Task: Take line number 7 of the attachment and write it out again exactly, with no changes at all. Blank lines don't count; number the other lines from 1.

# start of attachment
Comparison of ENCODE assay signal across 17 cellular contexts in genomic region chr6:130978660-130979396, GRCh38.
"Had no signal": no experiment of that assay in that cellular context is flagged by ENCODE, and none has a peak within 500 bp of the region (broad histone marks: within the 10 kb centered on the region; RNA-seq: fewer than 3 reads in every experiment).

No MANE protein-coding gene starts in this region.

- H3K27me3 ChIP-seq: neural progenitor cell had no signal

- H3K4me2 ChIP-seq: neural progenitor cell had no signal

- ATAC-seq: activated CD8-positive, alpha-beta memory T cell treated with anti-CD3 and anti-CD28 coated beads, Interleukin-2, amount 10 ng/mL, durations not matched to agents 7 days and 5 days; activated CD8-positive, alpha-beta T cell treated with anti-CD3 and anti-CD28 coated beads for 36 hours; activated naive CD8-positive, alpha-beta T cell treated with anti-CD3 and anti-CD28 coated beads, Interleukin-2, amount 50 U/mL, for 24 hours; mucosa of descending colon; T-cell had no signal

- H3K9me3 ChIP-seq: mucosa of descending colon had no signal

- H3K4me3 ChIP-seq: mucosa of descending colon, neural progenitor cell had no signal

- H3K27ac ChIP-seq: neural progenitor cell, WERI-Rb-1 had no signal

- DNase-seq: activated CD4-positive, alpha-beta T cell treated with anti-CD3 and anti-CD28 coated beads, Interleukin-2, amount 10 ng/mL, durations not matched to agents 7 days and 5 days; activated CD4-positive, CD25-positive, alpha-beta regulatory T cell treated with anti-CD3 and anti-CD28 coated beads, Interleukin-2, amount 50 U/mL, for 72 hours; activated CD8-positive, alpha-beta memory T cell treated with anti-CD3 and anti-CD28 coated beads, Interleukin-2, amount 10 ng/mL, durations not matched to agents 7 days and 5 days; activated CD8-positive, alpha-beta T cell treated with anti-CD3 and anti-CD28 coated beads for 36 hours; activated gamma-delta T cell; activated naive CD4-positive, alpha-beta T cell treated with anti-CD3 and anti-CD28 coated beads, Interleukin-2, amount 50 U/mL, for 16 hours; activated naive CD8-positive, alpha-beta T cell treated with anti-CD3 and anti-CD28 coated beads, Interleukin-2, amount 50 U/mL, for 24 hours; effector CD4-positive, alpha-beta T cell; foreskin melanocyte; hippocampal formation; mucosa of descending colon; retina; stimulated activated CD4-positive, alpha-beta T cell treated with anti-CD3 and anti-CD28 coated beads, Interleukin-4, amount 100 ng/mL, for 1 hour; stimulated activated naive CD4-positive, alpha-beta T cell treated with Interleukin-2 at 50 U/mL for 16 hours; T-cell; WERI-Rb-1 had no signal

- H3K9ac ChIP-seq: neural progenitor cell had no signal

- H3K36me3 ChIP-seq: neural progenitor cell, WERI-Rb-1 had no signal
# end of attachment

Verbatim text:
- H3K9me3 ChIP-seq: mucosa of descending colon had no signal